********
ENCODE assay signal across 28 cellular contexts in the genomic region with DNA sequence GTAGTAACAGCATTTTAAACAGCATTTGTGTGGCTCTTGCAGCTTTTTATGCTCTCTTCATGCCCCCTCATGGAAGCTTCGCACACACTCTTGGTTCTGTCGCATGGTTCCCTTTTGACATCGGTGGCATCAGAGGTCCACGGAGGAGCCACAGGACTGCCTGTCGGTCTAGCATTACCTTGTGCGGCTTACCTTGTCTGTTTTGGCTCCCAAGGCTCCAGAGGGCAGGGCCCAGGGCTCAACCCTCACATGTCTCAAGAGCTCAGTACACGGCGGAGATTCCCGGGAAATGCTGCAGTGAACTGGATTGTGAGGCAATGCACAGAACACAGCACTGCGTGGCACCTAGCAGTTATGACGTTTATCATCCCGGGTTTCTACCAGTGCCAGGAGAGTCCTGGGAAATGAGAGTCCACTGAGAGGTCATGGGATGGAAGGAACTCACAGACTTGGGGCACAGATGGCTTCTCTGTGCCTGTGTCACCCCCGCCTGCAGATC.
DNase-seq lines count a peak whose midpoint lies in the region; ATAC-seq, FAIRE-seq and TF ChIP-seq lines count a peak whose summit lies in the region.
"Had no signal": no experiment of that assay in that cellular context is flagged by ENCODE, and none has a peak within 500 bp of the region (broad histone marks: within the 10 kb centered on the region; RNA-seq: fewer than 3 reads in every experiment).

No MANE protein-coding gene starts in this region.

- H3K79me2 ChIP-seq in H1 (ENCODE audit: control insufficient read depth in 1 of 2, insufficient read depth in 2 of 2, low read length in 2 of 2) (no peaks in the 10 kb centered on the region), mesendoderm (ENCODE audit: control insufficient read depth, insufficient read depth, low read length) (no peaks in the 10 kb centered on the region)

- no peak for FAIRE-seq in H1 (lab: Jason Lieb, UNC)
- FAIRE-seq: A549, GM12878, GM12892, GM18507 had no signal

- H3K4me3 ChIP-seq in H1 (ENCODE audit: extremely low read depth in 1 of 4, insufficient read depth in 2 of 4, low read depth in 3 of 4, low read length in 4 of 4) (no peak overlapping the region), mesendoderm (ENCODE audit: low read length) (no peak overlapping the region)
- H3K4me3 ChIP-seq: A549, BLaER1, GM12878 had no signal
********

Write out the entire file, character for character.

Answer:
ENCODE assay signal across 28 cellular contexts in the genomic region with DNA sequence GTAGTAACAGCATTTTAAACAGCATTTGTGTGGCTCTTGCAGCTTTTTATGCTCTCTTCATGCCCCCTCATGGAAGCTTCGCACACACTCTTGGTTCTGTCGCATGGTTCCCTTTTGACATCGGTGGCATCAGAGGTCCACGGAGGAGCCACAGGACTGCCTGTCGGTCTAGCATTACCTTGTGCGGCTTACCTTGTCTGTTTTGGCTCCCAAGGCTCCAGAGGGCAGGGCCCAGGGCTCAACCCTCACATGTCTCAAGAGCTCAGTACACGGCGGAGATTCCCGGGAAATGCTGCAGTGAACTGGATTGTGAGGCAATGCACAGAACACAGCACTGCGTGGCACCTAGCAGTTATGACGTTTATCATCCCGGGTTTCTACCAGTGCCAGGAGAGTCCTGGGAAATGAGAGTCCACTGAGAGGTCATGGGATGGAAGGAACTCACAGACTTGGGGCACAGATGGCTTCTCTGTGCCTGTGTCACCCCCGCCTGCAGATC.
DNase-seq lines count a peak whose midpoint lies in the region; ATAC-seq, FAIRE-seq and TF ChIP-seq lines count a peak whose summit lies in the region.
"Had no signal": no experiment of that assay in that cellular context is flagged by ENCODE, and none has a peak within 500 bp of the region (broad histone marks: within the 10 kb centered on the region; RNA-seq: fewer than 3 reads in every experiment).

No MANE protein-coding gene starts in this region.

- H3K79me2 ChIP-seq in H1 (ENCODE audit: control insufficient read depth in 1 of 2, insufficient read depth in 2 of 2, low read length in 2 of 2) (no peaks in the 10 kb centered on the region), mesendoderm (ENCODE audit: control insufficient read depth, insufficient read depth, low read length) (no peaks in the 10 kb centered on the region)

- no peak for FAIRE-seq in H1 (lab: Jason Lieb, UNC)
- FAIRE-seq: A549, GM12878, GM12892, GM18507 had no signal

- H3K4me3 ChIP-seq in H1 (ENCODE audit: extremely low read depth in 1 of 4, insufficient read depth in 2 of 4, low read depth in 3 of 4, low read length in 4 of 4) (no peak overlapping the region), mesendoderm (ENCODE audit: low read length) (no peak overlapping the region)
- H3K4me3 ChIP-seq: A549, BLaER1, GM12878 had no signal